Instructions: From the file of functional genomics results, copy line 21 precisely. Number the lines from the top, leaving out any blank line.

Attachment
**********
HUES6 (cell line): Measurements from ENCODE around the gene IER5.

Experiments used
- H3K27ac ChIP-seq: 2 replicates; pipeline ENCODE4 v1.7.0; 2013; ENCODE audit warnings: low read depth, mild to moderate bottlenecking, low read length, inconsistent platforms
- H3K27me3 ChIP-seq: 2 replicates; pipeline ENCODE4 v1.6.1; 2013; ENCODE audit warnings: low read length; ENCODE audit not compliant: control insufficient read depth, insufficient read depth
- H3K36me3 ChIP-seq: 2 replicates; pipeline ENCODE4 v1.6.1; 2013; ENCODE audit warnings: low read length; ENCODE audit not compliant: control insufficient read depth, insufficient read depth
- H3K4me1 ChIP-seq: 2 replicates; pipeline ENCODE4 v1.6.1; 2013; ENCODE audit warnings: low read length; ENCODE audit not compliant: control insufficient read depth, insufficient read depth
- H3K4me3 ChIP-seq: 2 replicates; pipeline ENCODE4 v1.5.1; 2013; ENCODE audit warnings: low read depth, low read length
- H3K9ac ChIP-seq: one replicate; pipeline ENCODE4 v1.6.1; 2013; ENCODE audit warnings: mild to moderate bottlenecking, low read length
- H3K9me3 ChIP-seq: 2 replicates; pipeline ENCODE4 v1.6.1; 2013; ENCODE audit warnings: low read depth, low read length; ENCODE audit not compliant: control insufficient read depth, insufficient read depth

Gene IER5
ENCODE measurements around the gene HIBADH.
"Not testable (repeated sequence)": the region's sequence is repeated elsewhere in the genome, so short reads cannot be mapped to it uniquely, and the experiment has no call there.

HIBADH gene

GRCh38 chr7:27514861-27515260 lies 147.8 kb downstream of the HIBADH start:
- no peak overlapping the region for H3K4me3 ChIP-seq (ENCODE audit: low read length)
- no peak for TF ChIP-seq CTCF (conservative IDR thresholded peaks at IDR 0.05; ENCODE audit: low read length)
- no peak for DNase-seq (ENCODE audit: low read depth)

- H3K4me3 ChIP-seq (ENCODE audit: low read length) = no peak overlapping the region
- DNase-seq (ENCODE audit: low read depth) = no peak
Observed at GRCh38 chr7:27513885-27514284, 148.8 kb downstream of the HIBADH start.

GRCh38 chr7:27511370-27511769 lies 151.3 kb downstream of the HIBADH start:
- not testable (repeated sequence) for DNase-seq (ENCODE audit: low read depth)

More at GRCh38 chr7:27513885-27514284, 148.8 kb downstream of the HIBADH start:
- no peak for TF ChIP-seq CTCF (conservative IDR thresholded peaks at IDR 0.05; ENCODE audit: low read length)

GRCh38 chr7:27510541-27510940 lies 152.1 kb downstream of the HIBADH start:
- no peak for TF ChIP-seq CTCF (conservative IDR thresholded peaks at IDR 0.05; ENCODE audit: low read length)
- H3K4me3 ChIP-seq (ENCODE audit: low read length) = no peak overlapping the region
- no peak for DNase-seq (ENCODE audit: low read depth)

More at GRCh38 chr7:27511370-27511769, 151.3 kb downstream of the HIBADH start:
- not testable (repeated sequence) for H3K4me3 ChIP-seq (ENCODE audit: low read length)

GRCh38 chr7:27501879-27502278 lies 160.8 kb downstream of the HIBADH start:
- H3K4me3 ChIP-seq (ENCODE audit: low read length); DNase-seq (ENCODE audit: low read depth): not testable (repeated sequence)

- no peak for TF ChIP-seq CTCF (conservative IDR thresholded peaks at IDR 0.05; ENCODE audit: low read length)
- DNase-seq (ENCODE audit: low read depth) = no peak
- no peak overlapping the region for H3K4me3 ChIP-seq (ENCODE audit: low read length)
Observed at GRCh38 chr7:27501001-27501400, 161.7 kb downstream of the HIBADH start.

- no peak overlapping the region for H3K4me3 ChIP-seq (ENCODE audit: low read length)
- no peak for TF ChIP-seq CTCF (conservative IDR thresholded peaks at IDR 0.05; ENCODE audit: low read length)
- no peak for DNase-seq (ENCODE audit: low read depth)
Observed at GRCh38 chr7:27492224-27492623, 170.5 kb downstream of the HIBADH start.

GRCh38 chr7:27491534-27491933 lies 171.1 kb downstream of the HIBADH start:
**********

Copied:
GRCh38 chr7:27511370-27511769 lies 151.3 kb downstream of the HIBADH start: